God’s heart was breaking for those held captive by the deceiver, and in mercy He called them to “come out of Babylon.”

One more thing: If you want to know what the Seventh-day Adventist Theological Seminary teaches regarding “spiritual formation” (Aug. 11, 2011), C. Raymond Holmes, who has taught this course, recently wrote a book on the topic entitled The Road I Travel. He is now semi-retired and lives in Michigan’s Upper Peninsula. He and another retired minister are active, pastoring a church together.

--Don. C. Fahrbach
Munising, Michigan

Wake-Up Call
Thank you for selecting Heather vanden Hoven’s beautifully written piece: “Carrying Others’ Burdens” (Sept. 8, 2011). Not only was it a superb example of creative writing in terms of progression, balance, and authenticity, but the message immediately awakened me from my Laodicean somnambulance. Isn’t it amazing how a short piece of writing can grab one’s attention in a way that a pages-long essay does not?

--Ernest J. Stevenson
Orlando, Florida

Marketing the Gospel, etc.
I agree with E. Edward Zinke and “The ABCs of Marketing the Gospel” (Aug. 11, 2011). There is a place for innovators like H.M.S. Richards, Sr., and Danny Shelton to promote the gospel.

Also in that same issue, we need more members like Patrick Knighton and his bold decision for Christ.

Ellen G. White had the proper prescription that goes along with Scripture in giving and living the gospel: “If we would humble ourselves before God, and be kind and courteous and tenderhearted and pitiful, there would be one hundred conversions to the truth where now there is only one. But, though professing to be converted, we carry around with us a bundle of self that we regard as altogether too precious to be given up. It is our privilege to lay this burden at the feet of Christ and in its place to take the character and similitude of Christ. The Savior is waiting for us to do this” (Testimonies for the Church, vol. 9, pp. 189, 190).
Many of us have failed; may we learn.

--William Zelenak
Greensboro, North Carolina

Hoping for a Miracle
When I read “Atlantic Union College Temporarily Shuttered as State Flunks Approval Deadline” (Aug. 11, 2011), I couldn’t help but shedding a few tears. With all its history and beauty, and being our oldest college, it’s a real shame.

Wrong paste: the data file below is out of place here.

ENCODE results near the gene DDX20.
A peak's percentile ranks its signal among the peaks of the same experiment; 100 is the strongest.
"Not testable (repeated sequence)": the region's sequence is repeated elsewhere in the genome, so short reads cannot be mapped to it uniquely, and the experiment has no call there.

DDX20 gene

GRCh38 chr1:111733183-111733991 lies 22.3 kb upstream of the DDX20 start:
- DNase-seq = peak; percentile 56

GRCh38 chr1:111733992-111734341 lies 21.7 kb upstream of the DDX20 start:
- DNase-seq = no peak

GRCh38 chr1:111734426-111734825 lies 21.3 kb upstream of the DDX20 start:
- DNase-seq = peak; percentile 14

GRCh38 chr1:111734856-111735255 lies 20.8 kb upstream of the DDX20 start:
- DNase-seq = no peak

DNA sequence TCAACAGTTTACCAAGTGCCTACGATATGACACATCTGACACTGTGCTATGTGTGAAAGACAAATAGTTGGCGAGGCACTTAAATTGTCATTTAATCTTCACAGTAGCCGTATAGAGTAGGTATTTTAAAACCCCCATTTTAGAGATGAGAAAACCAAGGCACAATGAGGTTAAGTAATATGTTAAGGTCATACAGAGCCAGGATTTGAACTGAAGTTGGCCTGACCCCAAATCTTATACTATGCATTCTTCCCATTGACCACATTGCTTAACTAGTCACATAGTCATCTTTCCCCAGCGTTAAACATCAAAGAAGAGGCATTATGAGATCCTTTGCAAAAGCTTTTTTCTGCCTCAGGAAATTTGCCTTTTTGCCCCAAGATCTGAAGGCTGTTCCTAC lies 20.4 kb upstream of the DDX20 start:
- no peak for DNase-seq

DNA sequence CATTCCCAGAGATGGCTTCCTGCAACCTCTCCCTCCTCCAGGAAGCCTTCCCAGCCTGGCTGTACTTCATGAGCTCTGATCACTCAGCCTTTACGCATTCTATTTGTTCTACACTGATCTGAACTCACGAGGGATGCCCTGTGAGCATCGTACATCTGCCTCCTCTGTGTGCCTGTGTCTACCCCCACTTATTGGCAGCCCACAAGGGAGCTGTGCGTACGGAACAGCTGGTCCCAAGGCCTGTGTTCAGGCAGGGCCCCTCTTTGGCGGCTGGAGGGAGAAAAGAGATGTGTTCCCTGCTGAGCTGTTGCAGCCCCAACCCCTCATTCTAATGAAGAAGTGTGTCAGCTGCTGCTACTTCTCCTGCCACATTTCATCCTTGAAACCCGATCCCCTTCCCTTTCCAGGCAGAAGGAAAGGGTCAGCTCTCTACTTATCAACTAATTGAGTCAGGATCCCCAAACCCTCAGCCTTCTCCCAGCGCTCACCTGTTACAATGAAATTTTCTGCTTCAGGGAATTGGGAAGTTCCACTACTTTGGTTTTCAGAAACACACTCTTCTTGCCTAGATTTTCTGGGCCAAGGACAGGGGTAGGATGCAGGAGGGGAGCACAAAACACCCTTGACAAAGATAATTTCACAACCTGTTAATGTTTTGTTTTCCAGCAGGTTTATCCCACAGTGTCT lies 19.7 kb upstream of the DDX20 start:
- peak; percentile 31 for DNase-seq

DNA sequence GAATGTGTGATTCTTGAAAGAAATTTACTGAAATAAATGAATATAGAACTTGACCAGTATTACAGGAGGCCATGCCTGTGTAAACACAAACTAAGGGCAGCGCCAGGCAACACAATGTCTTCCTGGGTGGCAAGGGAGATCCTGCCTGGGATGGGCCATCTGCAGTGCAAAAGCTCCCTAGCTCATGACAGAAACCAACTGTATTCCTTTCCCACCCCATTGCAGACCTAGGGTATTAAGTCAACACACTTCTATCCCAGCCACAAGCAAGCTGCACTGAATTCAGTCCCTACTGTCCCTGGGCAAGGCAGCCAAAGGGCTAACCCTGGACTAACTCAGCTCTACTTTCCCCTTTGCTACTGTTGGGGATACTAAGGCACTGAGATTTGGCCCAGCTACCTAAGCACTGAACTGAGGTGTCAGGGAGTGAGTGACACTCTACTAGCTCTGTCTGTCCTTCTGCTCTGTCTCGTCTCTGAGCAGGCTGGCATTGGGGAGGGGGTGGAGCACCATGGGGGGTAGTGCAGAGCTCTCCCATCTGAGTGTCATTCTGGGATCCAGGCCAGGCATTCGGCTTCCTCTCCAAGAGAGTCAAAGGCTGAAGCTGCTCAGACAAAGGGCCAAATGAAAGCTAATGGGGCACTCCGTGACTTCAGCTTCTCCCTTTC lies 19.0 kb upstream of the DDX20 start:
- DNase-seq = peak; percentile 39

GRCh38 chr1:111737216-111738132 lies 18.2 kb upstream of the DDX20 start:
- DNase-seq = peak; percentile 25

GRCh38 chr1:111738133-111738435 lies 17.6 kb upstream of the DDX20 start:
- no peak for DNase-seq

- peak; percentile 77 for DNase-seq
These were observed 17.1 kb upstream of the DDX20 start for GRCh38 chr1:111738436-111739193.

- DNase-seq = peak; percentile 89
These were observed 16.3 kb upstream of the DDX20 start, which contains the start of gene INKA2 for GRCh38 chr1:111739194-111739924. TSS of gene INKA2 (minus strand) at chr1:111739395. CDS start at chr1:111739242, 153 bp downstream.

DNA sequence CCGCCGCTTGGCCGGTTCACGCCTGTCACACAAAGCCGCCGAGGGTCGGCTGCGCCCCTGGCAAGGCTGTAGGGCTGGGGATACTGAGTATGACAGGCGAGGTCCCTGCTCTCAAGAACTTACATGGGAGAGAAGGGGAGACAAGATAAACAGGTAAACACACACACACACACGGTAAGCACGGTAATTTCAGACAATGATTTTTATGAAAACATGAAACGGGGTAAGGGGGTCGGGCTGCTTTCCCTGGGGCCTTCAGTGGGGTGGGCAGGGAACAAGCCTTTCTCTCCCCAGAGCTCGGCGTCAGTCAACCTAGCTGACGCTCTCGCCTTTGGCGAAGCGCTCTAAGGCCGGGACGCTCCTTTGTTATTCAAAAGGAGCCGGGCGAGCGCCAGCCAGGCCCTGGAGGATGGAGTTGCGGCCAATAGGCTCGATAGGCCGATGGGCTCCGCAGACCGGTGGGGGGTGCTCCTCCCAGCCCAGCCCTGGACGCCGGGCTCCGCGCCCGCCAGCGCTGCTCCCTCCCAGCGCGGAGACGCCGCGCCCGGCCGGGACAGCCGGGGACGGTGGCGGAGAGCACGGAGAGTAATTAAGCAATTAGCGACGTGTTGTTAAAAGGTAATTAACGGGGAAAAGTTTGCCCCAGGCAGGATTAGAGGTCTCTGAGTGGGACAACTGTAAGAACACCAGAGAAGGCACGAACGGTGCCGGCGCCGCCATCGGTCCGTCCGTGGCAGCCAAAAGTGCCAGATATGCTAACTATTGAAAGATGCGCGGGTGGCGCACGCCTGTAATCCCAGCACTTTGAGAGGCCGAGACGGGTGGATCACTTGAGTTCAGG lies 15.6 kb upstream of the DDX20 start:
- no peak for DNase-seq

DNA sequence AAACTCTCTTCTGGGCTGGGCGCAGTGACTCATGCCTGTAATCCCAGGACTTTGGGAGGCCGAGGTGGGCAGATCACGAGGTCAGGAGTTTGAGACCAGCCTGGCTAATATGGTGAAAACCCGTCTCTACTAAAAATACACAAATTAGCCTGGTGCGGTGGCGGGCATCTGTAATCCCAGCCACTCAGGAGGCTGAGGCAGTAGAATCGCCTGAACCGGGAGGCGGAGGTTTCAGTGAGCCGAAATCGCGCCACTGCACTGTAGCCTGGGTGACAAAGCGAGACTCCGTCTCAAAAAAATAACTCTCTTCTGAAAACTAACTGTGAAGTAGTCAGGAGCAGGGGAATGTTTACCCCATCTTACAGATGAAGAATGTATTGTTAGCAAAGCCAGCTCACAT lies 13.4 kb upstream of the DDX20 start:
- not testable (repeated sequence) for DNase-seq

Some of my happiest childhood years were spent on that campus. My father was on staff, and he had his office in Founder’s Hall. I started first grade in Browning Normal School in the early 1940s, and I grew to love the beauty of the New England countryside. I remember sledding on the hill behind the school, and my first horse and sleigh ride in the snow. I loved to go on field trips with the college kids to Boston, and I learned a lot about American history at an early age.

We visited there not long ago after being gone for almost 60 years, and saw the beautiful Adventist history center in Founder’s Hall. We have too much Adventist history in that area not to have an Adventist school there. I’m going to keep praying that God will work a miracle and that AUC can reopen before long and become the school it once was.

--Pauline N. Pierson
Collegedale, Tennessee

Accentuate the Positive
It was such a treat to read Larry Blackmer’s article “Adventist Education: Alive and Well” (July 14, 2011).

In the past several years it seems we hear only the negative concerning our schools. Yes, there are things we have to improve, and we should be doing that. But we also have many positives. We often like dwelling on the negative instead of the positive. Just think what would happen to your children if you only dwelt on the negative aspects of their lives? That applies to our schools, churches, institutions, and each other. Let’s try to stay balanced.

While I’m writing, thank you for the August 2011 Adventist World. I was going to comment on one article, but they’re all so good and enlightening. I don’t think I had heard about the Hiroshima miracle before. So uplifting!

--Doreen Sheppard